Notice I also found one game in which the double bishop sac didn’t work, I’m sure there are many more.

Of all these games I found, none was used in this chapter to illustrate the concepts the author wants to teach, showing how good is the author in finding examples never used before.

Chapter Five: For and Against the Indian bishop

This is the definition we find in the introduction to the chapter:

The chapter is made by 6 games deeply annotated, in each page there is a diagram with the author asking the reader to answer some questions which are not related to find a tactical move, but to decide why or not going into a certain direction, or why one should avoid another direction.

This kind of training, just in this chapter we have more than 30 questions, is quite expensive if one should hire a GM. Instead we can do it in the comfort of our own homes at the pace we like.

Chapter Six: Wielding the small stick

Once more the introductory text to the chapter, to give an idea of the topics dealt in this important chapter:

Seven games well annotated, and as in the chapter before a lot of questions to help the reader understand the subject the author is trying to get across, and eventually be able to apply it in one’s own games.

Chapter Seven: Preventing reinforcements rescuing the King

Introductory text:

As for previous chapters multiple annotated games, with many questions, illustrate how to dispatch the enemy king from this earth, before his army comes back to the rescue.

Chapter 8: Getting in first with the rooks

This is maybe the chapter, with the one of the king in the centre, which gave me the most, maybe because I felt curious about it.

Many strong players become strong thanks to learning how to manage the rooks.

Since the author mentioned Kasparov, one should actively look at Kasparov’s games and see if he finds some in which Kasparov sacs and brings the rooks in to finish the job.

Before giving the games for this chapter, I’d like to show how important is visualization. GM McDonald at the end of the game between Shirov vs Alekseenko

Gives the following line: Black resigned in view of the forcing line: 29…g6 30.Rh8 Kg7 31.R1h7 Kf6 32.Rxf8 Rxf8 33.Rxd7 exf2 and now the part one needed to see 34.Ne4 and the game is over. The point here is that it’s normal to have one’s own visualization trained to see 4-5 moves in advance to justify some moves and sacrifices.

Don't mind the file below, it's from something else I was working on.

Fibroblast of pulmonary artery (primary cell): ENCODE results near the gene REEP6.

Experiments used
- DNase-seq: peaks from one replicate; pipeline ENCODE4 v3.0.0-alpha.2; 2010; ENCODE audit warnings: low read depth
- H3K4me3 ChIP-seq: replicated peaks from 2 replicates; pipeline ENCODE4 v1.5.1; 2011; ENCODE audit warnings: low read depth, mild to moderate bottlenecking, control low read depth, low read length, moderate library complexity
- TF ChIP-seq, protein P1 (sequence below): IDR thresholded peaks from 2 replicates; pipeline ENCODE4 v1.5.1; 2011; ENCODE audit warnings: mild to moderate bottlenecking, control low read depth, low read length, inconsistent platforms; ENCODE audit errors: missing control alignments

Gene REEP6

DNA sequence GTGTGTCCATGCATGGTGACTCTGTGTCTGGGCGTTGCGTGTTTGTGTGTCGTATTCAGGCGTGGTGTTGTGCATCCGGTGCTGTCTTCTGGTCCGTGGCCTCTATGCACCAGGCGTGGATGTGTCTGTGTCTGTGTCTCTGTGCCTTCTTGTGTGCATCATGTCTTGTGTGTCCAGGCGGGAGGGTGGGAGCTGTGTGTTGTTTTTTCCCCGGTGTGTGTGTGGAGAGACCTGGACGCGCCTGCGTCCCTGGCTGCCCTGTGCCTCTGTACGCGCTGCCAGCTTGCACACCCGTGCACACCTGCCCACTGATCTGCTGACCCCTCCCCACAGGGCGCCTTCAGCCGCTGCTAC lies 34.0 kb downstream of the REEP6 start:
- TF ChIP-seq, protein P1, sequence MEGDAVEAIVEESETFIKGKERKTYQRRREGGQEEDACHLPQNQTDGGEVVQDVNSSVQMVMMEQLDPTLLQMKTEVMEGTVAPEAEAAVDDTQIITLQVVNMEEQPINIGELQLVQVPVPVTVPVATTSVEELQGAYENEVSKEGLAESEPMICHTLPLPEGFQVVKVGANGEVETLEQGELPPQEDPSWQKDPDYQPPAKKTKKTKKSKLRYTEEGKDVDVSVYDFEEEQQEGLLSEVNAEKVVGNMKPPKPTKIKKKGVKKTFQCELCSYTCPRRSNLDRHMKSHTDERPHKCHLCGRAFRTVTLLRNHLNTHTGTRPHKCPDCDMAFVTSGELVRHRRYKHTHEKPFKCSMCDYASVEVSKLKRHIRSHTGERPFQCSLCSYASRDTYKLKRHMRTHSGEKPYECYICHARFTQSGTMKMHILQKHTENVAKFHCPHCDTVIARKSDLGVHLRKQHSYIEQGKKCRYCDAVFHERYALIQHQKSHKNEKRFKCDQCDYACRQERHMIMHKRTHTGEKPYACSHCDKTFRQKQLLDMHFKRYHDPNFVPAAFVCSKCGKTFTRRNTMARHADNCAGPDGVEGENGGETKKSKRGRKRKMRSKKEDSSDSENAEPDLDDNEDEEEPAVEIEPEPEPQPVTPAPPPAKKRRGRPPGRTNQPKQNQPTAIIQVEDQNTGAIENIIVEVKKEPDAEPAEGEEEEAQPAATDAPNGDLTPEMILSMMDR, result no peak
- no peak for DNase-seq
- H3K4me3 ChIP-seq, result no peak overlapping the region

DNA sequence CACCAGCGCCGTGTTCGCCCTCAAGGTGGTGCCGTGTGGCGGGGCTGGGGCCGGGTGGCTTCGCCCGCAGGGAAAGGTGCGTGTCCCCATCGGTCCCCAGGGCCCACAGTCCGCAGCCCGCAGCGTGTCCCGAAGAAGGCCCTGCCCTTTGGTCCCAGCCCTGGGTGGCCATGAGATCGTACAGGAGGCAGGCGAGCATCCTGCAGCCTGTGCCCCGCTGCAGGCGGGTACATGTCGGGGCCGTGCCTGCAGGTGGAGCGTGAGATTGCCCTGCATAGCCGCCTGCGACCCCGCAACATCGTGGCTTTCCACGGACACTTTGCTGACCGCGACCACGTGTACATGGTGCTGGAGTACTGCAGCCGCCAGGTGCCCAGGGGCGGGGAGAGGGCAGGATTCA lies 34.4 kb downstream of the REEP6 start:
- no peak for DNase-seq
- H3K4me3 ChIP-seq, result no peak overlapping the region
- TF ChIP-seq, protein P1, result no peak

However after seeing these games, one could also think the opportunity lies if one has also a sharp opening repertoire. Or if the other player plays openings which give a space advantage. Often a space advantage creates opportunities.

Chapter Nine: From Ducking to Punching

These are some of the games you’ll find within the book, please try to annotate them, then buy the book, and see the huge difference with the author’s annotation, and most of all the points in which he places a diagram, and ask some questions. I believe to annotate the games will help you to improve the understanding. By the way, Grandelius vs Adams it’s a Spanish Berlin Defense, but by move 9, and definitely by move 18 I felt it was a French exchange.

Pro and Con: The book’s diagram have the same size when they are part of a game, as when they are used for analysis of a line. I’ve seen other publishers use a smaller diagram when showing the analysis, it makes it clearer.

A pro is that diagrams are used often, and one can follow the book without a chess board.

A big problem I have with most chess publishers, is that they don’t care about chess players. What do I mean by this? Look at the following questions, they are great questions, showing our money spent on this book is worth it, because we are getting some training, but the diagrams are all oriented from White’s side, also if the question is clearly for Black!

The book uses plenty of blitz and rapid games. In the past some players thought it was stupid, and a waste of time, to analyze or even study blitz games. Honestly I took down a collection of 7000 bullet/blitz games played by Magnus, against other 2700-2900 blitz players, played in Lichess. I honestly think what Magnus plays in 1 minute bullet is quite superior to whatever a 2000-2300 rated player can play in long time controls. It’s amazing how Magnus can instinctively find good move after good move with less than 1 second per move. It seems all modern young GMs, have been training extensively with engines, and they have gained a kind of engine like skills especially when playing blitz.

The strength of this book is the hundred of questions posed by GM McDonald, definitely important if one is serious in improving one’s own chess.

Final thoughts: I’m happy with this book, I think I’m getting the training I paid for, and I look forward to more chess books to enrich me and teach me as chess player.